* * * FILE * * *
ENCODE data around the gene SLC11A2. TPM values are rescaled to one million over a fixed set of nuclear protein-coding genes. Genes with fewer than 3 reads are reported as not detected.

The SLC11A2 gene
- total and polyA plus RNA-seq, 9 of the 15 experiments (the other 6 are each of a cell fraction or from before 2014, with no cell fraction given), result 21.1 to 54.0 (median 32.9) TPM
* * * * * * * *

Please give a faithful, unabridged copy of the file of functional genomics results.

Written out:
ENCODE data around the gene SLC11A2. TPM values are rescaled to one million over a fixed set of nuclear protein-coding genes. Genes with fewer than 3 reads are reported as not detected.

The SLC11A2 gene
- total and polyA plus RNA-seq, 9 of the 15 experiments (the other 6 are each of a cell fraction or from before 2014, with no cell fraction given), result 21.1 to 54.0 (median 32.9) TPM